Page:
There is no single startup building process that works for everyone. Because there is no framework, you have to adopt iterative approaches. A tried and trusted method to improve your startup’s survival prospect is the Lean Startup methodology.
Commonly know as the build-measure-learn approach or the build, break and learn process – it is a simple way to conserve resources and make use of feedback. Instead of making assumptions, you build an MVP (Minimum Viable Product) and learn from it by gathering feedback and measuring the results. This cycle continues until you reach a level of quality that is sufficient for users, helping you create a viable product for mass consumption.
We’ve put together the benefits and lessons you need to learn from using this methodology effectively.
There’s less uncertainty
Uncertainty is a given in a startup environment, but the Lean Startup approach allows you to test assumptions in the real world, stay flexible, and use tools and feedback to create a model that really works.
This is useful for testing new products and how hardware companies create prototypes for limited release before the final product is pushed to the mass market.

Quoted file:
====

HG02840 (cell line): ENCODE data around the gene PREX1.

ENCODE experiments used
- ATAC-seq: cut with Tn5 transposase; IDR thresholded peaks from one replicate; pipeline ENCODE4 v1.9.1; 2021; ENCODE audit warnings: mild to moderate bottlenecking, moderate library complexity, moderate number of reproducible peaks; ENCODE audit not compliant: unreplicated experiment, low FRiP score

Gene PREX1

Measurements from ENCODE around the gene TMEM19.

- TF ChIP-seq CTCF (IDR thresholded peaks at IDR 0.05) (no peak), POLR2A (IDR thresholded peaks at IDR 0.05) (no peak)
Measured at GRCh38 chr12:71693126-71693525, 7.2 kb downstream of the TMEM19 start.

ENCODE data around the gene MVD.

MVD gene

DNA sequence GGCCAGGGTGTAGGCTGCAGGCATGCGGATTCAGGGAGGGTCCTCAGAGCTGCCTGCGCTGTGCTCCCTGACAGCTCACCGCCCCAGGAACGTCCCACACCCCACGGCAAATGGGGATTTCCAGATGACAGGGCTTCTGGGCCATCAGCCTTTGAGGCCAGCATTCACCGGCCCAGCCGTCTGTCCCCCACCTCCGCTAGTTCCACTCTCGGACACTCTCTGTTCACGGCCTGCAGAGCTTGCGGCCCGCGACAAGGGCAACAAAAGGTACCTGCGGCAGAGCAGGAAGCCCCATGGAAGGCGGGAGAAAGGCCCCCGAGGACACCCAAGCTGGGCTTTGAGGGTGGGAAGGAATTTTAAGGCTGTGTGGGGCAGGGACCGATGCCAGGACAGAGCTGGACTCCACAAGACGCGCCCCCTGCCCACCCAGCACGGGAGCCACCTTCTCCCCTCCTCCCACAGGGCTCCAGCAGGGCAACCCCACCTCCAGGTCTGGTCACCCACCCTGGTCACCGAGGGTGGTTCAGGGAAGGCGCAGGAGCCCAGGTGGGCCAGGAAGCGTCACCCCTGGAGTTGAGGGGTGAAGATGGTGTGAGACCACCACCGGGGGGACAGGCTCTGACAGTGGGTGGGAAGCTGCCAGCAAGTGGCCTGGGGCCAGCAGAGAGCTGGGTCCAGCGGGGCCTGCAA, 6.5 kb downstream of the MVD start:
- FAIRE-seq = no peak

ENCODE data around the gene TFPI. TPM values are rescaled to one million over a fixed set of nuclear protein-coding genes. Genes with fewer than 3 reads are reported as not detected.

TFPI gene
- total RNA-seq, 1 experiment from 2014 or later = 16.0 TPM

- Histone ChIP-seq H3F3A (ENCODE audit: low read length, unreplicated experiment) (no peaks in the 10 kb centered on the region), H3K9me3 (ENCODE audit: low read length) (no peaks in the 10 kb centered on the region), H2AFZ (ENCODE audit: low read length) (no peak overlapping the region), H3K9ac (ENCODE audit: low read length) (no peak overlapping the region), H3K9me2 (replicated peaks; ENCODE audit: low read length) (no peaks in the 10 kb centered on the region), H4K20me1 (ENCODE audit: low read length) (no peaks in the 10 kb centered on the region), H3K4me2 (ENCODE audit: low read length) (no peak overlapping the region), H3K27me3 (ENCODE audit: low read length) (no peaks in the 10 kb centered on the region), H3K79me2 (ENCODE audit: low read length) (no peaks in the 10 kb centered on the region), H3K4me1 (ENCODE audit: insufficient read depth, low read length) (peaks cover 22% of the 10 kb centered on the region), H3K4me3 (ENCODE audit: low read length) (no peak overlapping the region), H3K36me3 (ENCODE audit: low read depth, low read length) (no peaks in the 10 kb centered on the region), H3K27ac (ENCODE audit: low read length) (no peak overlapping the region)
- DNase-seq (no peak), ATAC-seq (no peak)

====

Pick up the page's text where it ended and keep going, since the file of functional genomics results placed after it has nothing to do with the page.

Failure is expected and welcome
This may sound like a cliche, but you can now question whether you should build this product at all.
If you do decide to build it, then you can focus on how to make it sustainable. You don’t have to perfect the product before showing it to a potential audience. They may hate it, but you didn’t create a finished product and you can learn from your mistakes easily.
MVPs are not your finished product, but they’re still great
Building an MVP is a core component of the lean startup methodology. This is the spark that starts the entire product journey and helps you learn from your mistakes in the real world. The only lesson to take from this is that your MVP shouldn’t be your finished product, but it can be the basis for what can be your core product line.
Flexibility is necessary, not a luxury
When using this method, you go into the cycle expecting to change and adapt. Your startup can work on the things your customers need, depending on user feedback.
This is essential to keep in mind, as you build, break and learn.
There you have it, a concise and hopefully helpful guide on what the lean startup methodology is and its benefits. This is particularly useful for new industries, where even disruption isn’t possible because there is no existing framework. There are great resources out there if you’d like to find out more.
We recommend reading this book by Eric Ries.
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